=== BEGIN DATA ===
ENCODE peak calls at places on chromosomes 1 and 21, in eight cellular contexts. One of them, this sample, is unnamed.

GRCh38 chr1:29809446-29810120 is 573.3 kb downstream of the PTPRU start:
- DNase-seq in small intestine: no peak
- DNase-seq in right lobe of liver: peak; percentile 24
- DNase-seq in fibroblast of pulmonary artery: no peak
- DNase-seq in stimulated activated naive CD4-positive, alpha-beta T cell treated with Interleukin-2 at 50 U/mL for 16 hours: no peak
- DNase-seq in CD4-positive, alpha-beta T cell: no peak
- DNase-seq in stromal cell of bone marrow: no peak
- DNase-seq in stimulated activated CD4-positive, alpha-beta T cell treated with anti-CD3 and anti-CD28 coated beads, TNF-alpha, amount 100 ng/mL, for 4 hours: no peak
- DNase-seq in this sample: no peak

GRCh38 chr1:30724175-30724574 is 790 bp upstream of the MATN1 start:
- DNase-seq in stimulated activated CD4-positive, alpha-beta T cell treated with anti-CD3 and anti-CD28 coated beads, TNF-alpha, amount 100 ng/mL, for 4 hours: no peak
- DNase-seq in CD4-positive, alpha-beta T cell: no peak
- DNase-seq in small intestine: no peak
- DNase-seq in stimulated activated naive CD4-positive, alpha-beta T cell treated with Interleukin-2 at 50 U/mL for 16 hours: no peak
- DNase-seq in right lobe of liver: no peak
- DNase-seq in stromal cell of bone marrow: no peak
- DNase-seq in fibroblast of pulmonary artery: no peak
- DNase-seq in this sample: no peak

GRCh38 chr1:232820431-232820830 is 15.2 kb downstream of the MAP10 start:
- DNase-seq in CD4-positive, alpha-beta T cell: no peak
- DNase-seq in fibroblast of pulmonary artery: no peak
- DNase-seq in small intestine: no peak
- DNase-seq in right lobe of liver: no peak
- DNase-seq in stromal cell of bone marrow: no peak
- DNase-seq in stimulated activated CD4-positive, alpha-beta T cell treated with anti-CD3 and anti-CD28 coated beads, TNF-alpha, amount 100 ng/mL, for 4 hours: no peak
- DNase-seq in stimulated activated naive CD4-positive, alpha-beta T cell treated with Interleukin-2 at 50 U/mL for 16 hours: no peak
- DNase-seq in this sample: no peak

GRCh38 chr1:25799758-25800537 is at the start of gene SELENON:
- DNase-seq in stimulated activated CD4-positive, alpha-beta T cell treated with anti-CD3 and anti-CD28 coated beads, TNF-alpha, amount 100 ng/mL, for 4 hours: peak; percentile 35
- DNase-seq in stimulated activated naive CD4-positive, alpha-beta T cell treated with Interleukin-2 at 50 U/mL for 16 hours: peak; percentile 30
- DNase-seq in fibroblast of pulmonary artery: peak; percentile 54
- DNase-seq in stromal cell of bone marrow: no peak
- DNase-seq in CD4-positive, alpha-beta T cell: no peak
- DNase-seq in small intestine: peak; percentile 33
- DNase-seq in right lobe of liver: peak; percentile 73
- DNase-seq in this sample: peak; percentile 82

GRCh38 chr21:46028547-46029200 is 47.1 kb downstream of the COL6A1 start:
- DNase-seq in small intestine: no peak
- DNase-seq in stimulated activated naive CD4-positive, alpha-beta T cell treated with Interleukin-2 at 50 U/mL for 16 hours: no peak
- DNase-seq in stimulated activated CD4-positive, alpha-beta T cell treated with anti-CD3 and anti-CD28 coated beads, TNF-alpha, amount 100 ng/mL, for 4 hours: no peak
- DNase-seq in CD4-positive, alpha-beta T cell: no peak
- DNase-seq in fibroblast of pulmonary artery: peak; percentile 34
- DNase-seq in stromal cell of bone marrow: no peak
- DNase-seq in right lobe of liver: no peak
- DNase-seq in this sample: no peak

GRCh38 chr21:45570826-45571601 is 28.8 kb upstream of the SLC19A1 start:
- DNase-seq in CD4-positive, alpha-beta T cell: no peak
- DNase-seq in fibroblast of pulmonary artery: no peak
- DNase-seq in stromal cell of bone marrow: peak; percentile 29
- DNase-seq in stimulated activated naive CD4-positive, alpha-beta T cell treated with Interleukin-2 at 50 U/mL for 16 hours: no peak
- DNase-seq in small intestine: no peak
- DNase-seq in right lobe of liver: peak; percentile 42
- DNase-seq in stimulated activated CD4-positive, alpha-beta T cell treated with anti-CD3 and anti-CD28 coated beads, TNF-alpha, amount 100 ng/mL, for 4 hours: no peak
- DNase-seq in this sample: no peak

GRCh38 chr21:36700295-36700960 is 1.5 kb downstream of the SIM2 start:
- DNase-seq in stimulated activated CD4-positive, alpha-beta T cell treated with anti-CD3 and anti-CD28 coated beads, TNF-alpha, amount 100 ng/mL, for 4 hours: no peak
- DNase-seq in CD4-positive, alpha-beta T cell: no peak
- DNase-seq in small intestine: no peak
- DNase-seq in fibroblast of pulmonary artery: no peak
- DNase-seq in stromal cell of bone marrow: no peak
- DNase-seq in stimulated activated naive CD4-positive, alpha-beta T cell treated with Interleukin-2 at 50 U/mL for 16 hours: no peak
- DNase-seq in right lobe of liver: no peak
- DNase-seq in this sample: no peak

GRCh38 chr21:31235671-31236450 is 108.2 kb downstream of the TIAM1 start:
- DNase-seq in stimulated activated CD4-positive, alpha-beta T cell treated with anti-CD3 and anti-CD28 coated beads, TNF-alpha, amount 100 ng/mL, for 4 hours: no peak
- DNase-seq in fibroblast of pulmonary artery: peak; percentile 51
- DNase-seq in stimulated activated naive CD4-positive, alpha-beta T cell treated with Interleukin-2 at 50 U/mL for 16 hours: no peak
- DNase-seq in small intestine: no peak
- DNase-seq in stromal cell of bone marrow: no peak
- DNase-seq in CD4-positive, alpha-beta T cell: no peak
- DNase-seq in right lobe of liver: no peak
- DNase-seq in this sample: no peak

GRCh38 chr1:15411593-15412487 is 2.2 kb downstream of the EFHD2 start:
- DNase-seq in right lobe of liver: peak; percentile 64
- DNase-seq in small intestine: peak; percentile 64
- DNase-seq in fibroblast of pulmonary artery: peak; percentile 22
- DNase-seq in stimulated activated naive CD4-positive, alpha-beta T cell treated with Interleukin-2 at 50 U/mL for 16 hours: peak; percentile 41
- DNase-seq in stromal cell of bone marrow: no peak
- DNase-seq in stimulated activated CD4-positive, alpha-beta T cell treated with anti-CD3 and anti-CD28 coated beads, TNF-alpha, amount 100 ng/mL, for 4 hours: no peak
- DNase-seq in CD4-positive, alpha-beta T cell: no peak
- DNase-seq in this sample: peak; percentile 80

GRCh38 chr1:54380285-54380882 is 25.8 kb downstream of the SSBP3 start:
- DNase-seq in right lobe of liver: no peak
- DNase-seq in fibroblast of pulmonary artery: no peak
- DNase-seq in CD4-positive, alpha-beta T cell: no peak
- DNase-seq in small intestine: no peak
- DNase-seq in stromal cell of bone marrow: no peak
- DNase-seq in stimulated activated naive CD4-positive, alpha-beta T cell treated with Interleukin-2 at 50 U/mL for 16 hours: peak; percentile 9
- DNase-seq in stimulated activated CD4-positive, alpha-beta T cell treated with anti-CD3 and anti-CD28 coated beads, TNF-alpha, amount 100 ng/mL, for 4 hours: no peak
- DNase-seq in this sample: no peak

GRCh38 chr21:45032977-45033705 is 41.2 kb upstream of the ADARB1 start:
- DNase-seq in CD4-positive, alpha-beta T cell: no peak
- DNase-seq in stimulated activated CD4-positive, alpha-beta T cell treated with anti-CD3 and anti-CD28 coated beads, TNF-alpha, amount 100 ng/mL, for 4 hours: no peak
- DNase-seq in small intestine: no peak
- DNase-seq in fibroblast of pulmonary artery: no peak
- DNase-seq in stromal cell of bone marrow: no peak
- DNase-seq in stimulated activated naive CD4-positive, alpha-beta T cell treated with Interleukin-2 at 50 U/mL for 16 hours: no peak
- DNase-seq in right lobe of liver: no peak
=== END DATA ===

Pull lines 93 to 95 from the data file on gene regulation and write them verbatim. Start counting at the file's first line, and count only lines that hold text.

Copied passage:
- DNase-seq in CD4-positive, alpha-beta T cell: no peak
- DNase-seq in stimulated activated CD4-positive, alpha-beta T cell treated with anti-CD3 and anti-CD28 coated beads, TNF-alpha, amount 100 ng/mL, for 4 hours: no peak
- DNase-seq in small intestine: no peak